Case note review of community mental health services for children and young people in a UK rural location

Date01 April 2020
Pages171-179
DOIhttps://doi.org/10.1108/JMHTEP-10-2019-0055
Publication Date01 April 2020
AuthorNicola Evans,Michelle Huws-Thomas
SubjectHealth & social care,Mental health,Mental health education
Case note review of community mental
health services for children and young
people in a UK rural location
Nicola Evans and Michelle Huws-Thomas
Abstract
Purpose The aim of the review is to investigate the reasons for referral to this child and adolescent
mentalhealth (CAMH) service and determine whetherthese had been met by the service.
Design/methodology/approach This is a retrospective casenote analysis that was conducted of 66
referralsto CAMHS for children and young people serving a rural communityof 132,000. Case notes were
selected by the NHS CAMHS manager based on referrals during the pre-defined date set. Of the 66
referrals to CAMHS, 19 were not included in the analysisbecause they had not been accepted into the
service.Data were analysed on the remaining 47 caseswho were referred, accepted into the serviceand
had been offeredan assessmentby the service.
Findings General practitioners represented the most frequent health care practitioner to refer to
the service (n= 33, 70.2%). Self harm, suicidal intent, thoug hts or overdose represented the highest
percentage of referrals to the CAMHS service (38.3%); depression, low mood and sadness
represented the next highest figure (19%) and anxiety and depression (10.6%) broa dly speaking
68% of referrals related to low mood. Out of the 44 cases that were examined, 14/44 (32%) were
referred back to the GP and no specific intervention was provided. Interventions provided to five
cases were unspecified.
Research limitations/implications A number of opportunitiesfor developing the service that allowed
for a focus on the core businessof helping children and young people with low moodwere identified. One
of the limitations of thisretrospective review was the time frame selectedbecause it had been identified
as a particularlyhigh period for referral intothe service and may not have been representativeof the usual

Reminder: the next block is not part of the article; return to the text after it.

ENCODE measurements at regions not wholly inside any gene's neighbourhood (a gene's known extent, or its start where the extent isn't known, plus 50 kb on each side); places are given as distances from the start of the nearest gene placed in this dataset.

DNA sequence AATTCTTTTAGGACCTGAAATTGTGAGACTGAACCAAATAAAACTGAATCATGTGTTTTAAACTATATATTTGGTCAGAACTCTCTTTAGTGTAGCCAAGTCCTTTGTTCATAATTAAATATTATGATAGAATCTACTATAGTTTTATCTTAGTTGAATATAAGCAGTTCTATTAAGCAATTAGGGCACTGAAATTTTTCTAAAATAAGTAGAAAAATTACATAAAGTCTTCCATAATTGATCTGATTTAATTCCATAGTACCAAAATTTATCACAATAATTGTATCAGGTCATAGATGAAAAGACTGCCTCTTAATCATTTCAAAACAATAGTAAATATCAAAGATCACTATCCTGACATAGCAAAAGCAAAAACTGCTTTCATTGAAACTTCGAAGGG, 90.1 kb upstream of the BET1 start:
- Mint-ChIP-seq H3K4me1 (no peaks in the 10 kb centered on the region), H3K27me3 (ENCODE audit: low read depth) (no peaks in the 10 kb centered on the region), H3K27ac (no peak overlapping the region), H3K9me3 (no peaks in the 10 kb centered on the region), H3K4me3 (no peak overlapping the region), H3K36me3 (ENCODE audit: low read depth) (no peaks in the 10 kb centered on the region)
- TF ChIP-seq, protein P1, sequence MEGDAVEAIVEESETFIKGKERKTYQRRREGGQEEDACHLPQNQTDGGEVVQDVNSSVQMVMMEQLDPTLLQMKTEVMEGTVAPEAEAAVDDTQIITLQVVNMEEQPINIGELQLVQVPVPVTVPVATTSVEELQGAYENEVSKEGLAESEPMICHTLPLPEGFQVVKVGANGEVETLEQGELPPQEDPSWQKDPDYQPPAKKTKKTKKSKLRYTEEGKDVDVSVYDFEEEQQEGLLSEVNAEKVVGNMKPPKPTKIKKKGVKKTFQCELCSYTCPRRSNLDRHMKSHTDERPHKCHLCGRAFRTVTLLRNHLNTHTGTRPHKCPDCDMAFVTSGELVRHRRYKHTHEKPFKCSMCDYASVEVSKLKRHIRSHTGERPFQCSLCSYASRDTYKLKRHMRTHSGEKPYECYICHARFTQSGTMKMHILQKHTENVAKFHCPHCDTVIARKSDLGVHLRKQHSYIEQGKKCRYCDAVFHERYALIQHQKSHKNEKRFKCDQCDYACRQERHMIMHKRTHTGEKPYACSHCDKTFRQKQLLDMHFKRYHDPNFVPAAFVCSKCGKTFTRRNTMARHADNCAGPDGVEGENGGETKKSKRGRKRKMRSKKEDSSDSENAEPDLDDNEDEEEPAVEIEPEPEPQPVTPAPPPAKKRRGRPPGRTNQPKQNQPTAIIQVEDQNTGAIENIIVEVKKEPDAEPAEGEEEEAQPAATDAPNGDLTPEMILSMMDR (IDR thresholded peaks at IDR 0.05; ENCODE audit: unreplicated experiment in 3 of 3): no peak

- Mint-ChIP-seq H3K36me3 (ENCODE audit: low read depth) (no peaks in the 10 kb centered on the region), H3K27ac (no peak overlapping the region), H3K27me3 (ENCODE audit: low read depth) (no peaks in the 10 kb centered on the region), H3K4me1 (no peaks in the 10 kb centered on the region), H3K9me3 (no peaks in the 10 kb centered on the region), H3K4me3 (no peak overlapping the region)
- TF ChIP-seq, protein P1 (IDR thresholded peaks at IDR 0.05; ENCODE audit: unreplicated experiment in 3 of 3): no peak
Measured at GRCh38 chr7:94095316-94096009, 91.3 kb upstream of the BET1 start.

trend.
Practical implications This informed a training strategyand resource allocation and a redefinition of
discreteroles within the service.
Originality/value This study highlighted the evidence about wherethe demand was on this service
and hence the requirement to focus on their core business. This evidence generated by the review
prompteda redirection of resources within theservice. Additional reflections anddiscussion informed the
developmentof a new training strategy and a redefinitionof discrete roles within theservice.
Keywords Suicide, Child and adolescent mental health, Service organisation, Low mood, Self-harm,
Demand
Paper type Case study
Introduction and background
Capacity for providing mental health services for children and young people (CYP) is
becoming more challenging with a national increase in the demand for specialist child and
adolescent mental health service (CAMHS) (NHS England, 2016). Even Childline noticed a
change in its reasons for accessing the service with one in three Childline counselling
sessions related to mental health and wellbeing, an 87 per cent increase in young people
reporting difficulties in accessing local support services and a 34 per cent increase in
dissatisfaction with mentalhealth support services where these had been accessed. Mental
Nicola Evans is based at
the School of Healthcare
Sciences, Cardiff
University, Cardiff, UK.
Michelle Huws-Thomas is
based at Primary Mental
Health Services, Cardiff
and Vale University Health
Board, Cardiff, UK.
Received 15 October 2019
Revised 2 March 2020
Accepted 2 March 2020
The authors would like to
acknowledge Donna Owen for
her assistance in data retrieval
and to the CAMHS service for
their helpfulness and
transparency during this
review.
DOI 10.1108/JMHTEP-10-2019-0055 VOL. 15 NO. 3 2020, pp. 171-179, ©Emerald Publishing Limited, ISSN 1755-6228 jTHE JOURNAL OF MENTAL HEALTH TRAINING, EDUCATION AND PRACTICE jPAGE 171

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